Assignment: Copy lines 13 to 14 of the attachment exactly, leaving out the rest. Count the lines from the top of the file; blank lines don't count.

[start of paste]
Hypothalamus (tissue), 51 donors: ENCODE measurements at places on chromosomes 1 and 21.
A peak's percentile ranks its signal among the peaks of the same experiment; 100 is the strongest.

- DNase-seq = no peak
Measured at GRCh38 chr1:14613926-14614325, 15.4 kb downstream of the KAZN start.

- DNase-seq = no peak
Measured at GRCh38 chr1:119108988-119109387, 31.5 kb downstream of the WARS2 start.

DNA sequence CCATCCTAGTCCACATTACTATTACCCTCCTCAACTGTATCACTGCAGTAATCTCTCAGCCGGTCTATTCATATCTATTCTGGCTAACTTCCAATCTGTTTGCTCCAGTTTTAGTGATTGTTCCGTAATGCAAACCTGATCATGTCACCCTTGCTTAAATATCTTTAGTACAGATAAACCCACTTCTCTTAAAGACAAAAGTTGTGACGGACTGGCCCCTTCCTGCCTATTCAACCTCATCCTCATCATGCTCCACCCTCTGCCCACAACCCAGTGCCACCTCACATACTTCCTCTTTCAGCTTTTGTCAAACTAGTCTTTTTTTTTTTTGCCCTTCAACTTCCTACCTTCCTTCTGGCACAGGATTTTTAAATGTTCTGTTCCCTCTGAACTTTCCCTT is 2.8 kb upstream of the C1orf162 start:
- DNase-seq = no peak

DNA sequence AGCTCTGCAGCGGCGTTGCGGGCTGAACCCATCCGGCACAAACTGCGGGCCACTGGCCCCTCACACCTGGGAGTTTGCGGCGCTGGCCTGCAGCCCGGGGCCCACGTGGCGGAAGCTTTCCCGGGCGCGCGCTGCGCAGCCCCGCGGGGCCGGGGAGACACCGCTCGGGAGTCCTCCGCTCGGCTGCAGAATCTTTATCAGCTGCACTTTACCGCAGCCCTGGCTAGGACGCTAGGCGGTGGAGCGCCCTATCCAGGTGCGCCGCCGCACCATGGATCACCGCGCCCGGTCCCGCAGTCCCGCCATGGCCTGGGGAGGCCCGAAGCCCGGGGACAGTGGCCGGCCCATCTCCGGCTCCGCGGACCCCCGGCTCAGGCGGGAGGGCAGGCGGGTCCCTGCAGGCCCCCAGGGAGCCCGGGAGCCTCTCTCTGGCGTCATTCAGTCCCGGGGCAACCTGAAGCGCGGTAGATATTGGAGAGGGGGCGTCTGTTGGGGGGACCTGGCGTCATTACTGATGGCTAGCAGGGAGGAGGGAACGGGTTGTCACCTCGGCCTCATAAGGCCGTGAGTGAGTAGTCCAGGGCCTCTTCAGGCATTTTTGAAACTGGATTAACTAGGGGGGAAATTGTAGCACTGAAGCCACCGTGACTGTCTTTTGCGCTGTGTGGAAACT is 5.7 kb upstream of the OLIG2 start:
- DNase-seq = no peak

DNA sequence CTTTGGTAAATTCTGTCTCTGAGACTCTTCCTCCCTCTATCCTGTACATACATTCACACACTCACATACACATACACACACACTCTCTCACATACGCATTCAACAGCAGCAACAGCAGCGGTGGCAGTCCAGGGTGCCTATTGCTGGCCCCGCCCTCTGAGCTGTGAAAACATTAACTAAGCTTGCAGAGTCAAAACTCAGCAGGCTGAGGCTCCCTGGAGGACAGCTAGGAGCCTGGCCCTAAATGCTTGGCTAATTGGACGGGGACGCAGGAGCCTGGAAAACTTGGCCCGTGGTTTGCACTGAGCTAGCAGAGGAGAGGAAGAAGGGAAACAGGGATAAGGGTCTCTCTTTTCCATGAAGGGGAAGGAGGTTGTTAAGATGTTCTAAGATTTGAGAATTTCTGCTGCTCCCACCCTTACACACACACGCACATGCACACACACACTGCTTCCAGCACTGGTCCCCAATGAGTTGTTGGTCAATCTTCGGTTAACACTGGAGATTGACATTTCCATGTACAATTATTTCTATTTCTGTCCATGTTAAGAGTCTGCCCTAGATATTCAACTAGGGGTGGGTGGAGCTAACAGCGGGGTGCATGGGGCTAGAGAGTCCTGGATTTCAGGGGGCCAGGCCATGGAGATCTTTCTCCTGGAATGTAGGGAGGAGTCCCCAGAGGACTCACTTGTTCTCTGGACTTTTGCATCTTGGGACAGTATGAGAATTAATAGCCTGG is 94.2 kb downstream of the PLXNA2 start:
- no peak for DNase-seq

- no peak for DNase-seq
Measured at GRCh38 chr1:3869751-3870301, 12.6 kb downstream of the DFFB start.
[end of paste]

- no peak for DNase-seq
Measured at GRCh38 chr1:3869751-3870301, 12.6 kb downstream of the DFFB start.